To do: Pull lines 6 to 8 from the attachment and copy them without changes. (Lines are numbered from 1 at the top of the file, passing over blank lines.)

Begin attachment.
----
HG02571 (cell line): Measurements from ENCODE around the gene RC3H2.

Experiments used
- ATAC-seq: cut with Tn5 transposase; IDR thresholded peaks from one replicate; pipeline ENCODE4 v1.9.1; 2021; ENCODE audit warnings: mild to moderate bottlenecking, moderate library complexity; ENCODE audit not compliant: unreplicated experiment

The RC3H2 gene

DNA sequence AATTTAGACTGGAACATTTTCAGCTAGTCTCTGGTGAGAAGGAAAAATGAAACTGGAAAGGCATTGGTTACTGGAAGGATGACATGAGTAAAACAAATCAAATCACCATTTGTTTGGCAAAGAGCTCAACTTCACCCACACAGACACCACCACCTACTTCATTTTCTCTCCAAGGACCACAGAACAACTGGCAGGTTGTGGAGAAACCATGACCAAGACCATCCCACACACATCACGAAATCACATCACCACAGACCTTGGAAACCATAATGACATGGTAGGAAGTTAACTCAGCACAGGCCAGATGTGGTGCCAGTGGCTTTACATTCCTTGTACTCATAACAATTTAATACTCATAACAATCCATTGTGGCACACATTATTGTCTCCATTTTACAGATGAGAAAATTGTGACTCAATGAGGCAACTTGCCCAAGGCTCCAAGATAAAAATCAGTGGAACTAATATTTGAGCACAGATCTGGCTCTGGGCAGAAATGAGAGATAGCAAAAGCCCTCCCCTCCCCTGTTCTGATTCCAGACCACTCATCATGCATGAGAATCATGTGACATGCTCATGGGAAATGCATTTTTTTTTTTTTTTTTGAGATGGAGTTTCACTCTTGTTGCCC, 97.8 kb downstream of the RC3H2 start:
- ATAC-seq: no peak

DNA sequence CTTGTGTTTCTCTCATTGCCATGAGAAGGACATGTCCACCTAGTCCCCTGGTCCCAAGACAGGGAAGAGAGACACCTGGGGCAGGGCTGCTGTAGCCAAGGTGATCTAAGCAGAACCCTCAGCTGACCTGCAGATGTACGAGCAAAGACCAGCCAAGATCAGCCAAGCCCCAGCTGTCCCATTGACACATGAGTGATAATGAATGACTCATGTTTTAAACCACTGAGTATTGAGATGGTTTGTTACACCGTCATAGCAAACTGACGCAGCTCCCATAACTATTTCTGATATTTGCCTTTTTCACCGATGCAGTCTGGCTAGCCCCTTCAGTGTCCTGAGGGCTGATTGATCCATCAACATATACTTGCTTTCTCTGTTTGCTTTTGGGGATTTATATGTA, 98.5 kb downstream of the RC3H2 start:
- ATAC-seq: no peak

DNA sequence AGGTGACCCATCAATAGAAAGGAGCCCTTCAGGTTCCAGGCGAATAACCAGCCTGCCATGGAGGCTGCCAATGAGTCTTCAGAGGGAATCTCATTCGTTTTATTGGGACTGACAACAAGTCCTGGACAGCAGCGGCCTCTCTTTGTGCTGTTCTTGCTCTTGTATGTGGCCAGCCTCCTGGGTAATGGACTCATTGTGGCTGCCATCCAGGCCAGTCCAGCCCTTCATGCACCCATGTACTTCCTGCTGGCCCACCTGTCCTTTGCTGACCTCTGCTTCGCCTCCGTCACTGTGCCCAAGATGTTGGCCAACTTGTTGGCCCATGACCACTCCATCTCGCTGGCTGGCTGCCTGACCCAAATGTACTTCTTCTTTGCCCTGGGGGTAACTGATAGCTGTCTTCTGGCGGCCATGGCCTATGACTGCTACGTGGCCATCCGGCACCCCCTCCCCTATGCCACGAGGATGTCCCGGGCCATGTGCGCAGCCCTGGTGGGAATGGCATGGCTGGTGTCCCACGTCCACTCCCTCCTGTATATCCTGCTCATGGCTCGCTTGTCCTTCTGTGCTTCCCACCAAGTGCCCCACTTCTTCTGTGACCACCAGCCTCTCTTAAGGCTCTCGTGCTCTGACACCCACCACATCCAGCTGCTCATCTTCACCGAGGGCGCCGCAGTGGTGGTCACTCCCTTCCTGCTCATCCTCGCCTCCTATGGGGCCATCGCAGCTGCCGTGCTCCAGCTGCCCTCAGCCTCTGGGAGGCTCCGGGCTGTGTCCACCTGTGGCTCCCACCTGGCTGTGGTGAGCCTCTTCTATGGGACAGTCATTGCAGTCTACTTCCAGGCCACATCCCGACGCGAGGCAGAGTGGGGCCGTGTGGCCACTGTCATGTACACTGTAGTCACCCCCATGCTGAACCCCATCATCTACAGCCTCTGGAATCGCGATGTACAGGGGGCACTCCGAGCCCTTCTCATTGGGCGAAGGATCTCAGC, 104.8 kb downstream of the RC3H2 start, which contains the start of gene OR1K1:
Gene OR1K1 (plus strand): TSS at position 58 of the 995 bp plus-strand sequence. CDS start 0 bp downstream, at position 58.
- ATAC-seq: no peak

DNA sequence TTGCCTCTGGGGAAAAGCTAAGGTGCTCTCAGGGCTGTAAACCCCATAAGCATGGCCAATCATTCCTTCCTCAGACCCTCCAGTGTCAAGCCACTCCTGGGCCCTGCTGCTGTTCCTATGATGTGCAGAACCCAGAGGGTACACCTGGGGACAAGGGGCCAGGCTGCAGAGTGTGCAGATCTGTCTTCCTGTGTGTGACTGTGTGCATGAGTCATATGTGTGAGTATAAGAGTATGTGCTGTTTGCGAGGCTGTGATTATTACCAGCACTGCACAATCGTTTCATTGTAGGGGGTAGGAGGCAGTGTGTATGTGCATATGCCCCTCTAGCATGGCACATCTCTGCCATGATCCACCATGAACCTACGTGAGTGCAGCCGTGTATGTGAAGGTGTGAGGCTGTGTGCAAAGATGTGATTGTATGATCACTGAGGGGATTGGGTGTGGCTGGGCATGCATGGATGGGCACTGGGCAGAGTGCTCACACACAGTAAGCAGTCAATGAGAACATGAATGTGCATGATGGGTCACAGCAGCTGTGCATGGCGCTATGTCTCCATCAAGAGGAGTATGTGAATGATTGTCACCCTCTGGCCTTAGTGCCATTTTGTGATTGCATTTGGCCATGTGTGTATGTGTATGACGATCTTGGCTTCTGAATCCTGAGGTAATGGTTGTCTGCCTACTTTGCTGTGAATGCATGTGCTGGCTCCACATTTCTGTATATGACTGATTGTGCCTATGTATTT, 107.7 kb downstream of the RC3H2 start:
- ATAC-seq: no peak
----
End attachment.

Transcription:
- ATAC-seq: no peak

DNA sequence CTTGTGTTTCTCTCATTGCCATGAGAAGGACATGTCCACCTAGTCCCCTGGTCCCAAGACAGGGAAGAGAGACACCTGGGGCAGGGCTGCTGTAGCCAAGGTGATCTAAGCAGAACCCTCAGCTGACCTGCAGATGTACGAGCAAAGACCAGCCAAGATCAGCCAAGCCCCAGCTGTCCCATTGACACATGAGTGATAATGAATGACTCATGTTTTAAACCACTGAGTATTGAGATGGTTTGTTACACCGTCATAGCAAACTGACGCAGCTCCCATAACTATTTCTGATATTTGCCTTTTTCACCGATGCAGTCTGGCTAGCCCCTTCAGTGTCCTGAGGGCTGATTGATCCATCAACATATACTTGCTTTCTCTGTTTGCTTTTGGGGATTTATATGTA, 98.5 kb downstream of the RC3H2 start:
- ATAC-seq: no peak